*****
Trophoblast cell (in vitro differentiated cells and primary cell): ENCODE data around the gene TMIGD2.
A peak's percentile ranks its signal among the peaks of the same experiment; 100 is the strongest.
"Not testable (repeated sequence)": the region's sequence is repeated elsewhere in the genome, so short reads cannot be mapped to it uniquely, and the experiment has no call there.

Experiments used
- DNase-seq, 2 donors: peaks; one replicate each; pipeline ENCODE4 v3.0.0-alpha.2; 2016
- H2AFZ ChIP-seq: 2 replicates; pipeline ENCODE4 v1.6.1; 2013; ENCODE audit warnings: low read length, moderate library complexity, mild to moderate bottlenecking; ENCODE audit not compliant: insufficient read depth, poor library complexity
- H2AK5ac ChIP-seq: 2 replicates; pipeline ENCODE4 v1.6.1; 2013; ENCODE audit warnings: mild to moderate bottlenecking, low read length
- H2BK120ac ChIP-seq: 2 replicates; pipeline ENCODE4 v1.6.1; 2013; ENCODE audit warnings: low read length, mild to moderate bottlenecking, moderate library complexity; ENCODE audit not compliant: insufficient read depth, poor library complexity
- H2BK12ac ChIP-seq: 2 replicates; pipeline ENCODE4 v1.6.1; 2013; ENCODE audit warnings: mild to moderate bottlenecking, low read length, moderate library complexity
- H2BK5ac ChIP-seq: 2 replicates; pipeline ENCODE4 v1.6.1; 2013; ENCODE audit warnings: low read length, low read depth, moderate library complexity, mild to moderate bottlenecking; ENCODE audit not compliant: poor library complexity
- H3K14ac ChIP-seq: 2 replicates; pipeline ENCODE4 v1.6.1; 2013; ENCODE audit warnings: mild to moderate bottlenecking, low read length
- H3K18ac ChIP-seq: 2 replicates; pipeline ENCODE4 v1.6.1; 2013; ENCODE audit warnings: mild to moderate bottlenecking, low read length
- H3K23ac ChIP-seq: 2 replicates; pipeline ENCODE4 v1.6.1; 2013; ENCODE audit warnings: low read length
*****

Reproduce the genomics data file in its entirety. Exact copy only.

Trophoblast cell (in vitro differentiated cells and primary cell): ENCODE data around the gene TMIGD2.
A peak's percentile ranks its signal among the peaks of the same experiment; 100 is the strongest.
"Not testable (repeated sequence)": the region's sequence is repeated elsewhere in the genome, so short reads cannot be mapped to it uniquely, and the experiment has no call there.

Experiments used
- DNase-seq, 2 donors: peaks; one replicate each; pipeline ENCODE4 v3.0.0-alpha.2; 2016
- H2AFZ ChIP-seq: 2 replicates; pipeline ENCODE4 v1.6.1; 2013; ENCODE audit warnings: low read length, moderate library complexity, mild to moderate bottlenecking; ENCODE audit not compliant: insufficient read depth, poor library complexity
- H2AK5ac ChIP-seq: 2 replicates; pipeline ENCODE4 v1.6.1; 2013; ENCODE audit warnings: mild to moderate bottlenecking, low read length
- H2BK120ac ChIP-seq: 2 replicates; pipeline ENCODE4 v1.6.1; 2013; ENCODE audit warnings: low read length, mild to moderate bottlenecking, moderate library complexity; ENCODE audit not compliant: insufficient read depth, poor library complexity
- H2BK12ac ChIP-seq: 2 replicates; pipeline ENCODE4 v1.6.1; 2013; ENCODE audit warnings: mild to moderate bottlenecking, low read length, moderate library complexity
- H2BK5ac ChIP-seq: 2 replicates; pipeline ENCODE4 v1.6.1; 2013; ENCODE audit warnings: low read length, low read depth, moderate library complexity, mild to moderate bottlenecking; ENCODE audit not compliant: poor library complexity
- H3K14ac ChIP-seq: 2 replicates; pipeline ENCODE4 v1.6.1; 2013; ENCODE audit warnings: mild to moderate bottlenecking, low read length
- H3K18ac ChIP-seq: 2 replicates; pipeline ENCODE4 v1.6.1; 2013; ENCODE audit warnings: mild to moderate bottlenecking, low read length
- H3K23ac ChIP-seq: 2 replicates; pipeline ENCODE4 v1.6.1; 2013; ENCODE audit warnings: low read length